Montreal Canadiens acquire Nate Thompson from Los Angeles Kings
The Los Angeles Kings traded forward Nate Thompson to the Montreal Canadiens on Monday for a 2019 fourth-round draft pick. (Photo:

The Montreal Canadiens made a move Monday that they likely hope will bolster their forward depth as they continue to surprise fans in the 2018/19 NHL season.

The Canadiens acquired 34-year-old center Nate Thompson and a fifth-round pick in the 2019 draft from the Los Angeles Kings on Feb. 11 in exchange for a fourth-round selection in this year’s draft.

The move comes as the Canadiens fight for a playoff spot in their quest to return to the postseason this year, while the Kings remain near the bottom of the Western Conference despite going 6-2-2 in their last 10 games.

Montreal’s acquisition

For several years, a consistent offense has been the Canadiens’ Achilles heel. Some critics say trading for Thompson doesn’t address Montreal’s need for a true No. 1 center or add much to a scoring prowess that’s mediocre at best.

Thompson is a serviceable bottom-six option who’s strong on the faceoff dot and can provide depth on a team that’s lacked it at times. Squads pushing for playoff spots could always use extra support up front, especially when goals are harder to come by as games get tougher and your bench can help you win a best-of-seven series.

In 53 games with the Kings this campaign, Thompson has posted six points (four goals, two assists) and won 53.3 percent of faceoffs.

In 672 contests with the Boston Bruins, New York Islanders, Tampa Bay Lightning, Anaheim Ducks, Ottawa Senators, and the Kings, the 6’1”, 207lb forward has recorded 134 points (57, 77).

The Bruins’ 2003 sixth-round pick has also appeared in 62 playoff games, putting up 18 points (seven, 11).

Thompson’s $1.65-million salary cap hit means he’s a cheap rental for Montreal, as he’ll be an unrestricted free agent if he’s not re-signed by the Canadiens by July 1.

Acquiring Thompson could be risky because he has struggled to stay healthy. It goes without saying elite athletes could always end up injured, and sometimes for long periods, but Thompson hasn’t played a full 82-game season in his whole career.

The Anchorage, Alaska native skated in a career-high 80 games in 2014/15 and played 69 games last year. He sat out two contests earlier this month due to the flu.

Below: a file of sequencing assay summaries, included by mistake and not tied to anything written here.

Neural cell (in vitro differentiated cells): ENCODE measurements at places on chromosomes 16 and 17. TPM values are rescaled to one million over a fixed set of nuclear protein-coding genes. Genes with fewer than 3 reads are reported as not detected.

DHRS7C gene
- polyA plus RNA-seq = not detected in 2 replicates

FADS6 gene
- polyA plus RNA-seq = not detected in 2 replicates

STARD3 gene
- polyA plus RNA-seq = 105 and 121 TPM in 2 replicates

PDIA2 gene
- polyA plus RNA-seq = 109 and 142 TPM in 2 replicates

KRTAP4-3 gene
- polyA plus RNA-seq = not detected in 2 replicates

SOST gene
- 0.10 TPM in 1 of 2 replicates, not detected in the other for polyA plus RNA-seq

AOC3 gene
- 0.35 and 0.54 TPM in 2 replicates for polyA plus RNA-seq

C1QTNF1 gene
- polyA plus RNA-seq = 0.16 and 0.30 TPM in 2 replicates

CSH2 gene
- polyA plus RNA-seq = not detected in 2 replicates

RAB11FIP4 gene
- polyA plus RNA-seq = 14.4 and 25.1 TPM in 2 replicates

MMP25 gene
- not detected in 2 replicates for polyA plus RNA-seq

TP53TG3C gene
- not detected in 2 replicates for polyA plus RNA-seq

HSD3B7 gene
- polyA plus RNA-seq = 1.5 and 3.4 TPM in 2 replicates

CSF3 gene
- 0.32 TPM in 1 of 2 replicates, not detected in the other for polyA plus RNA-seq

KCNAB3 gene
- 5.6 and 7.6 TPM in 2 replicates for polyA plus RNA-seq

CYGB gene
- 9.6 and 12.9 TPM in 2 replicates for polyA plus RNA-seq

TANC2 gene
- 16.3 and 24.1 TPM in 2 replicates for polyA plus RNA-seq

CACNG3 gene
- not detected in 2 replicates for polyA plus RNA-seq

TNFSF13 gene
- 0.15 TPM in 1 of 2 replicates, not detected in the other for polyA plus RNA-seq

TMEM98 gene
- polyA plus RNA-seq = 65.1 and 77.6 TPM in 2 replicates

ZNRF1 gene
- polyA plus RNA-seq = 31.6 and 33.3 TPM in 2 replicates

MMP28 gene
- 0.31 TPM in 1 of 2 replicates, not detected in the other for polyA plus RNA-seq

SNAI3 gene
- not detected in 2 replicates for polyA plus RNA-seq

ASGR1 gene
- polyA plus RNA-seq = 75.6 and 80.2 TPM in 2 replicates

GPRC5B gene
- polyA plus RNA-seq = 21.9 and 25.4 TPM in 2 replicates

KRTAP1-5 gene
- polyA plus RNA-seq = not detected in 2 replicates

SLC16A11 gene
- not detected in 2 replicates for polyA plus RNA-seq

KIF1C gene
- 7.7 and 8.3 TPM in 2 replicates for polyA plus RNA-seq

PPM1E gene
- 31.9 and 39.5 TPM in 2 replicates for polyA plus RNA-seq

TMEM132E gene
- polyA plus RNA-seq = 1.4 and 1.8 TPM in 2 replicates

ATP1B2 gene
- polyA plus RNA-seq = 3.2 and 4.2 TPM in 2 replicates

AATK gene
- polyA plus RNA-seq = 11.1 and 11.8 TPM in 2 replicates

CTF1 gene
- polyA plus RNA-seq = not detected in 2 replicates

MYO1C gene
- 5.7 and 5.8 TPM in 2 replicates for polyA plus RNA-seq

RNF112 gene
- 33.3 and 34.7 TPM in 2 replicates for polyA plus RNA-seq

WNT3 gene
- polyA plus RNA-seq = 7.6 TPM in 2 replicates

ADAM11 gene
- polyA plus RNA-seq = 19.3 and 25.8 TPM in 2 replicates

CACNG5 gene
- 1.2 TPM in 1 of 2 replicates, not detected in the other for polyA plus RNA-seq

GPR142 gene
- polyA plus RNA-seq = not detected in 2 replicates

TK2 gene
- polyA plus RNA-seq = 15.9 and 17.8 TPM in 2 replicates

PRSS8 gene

Thompson also missed several games last year due to a lower-body injury.

The Canadiens (31-18-7) could use as much help as they can get. If they really want to surprise fans and pundits who second-guessed their chances at contending for a Stanley Cup this year, especially given the importance of centers and faceoff abilities for puck possession. Montreal is currently fourth in the Atlantic Division and three points ahead of the Pittsburgh Penguins for the first Eastern Conference wild-card spot.

Picking up Thompson is general manager Marc Bergevin’s latest effort to overhaul a fourth line that includes recently acquired veteran Dale Weise, a former Canadien, and Nicolas Deslauriers. That line was on the ice for the Toronto Maple Leafs’ first two goals in their 4-3 overtime victory over Montreal on Feb. 9.

More adjustments for LA

Adding a fourth-round pick from Montreal that the Canadiens previously got from the Calgary Flames bodes well for a Kings' squad that’s past its glory days from earlier this decade.

It’s been a constant decline for Los Angeles since the 2014 championship win and it looks like their front office is realizing that. Parting ways with Thompson follows a trade that sent defenceman Jake Muzzin to Toronto for a 2019 first-rounder and two prospects.

The Kings’ management may also recognize that the team isn’t likely making the playoffs this year. Anything is possible, and a nice hot streak could change this conversation completely, but the Kings (23-27-5) are currently eight points removed from the final Western Conference wild-card seed and second-last in the Pacific Division.

Stockpiling on picks and potential future players is important if the Kings want to be competitive again soon. They arguably did well to get a fourth-round pick for Thompson given his limited production.

Expecting the Kings to sell off even more assets at the trade deadline on Feb. 25 isn’t unreasonable.

What do you think? Was trading for Nate Thompson a solid move for the Canadiens? Could the Kings have gotten more for him? Have your say in the comments section below!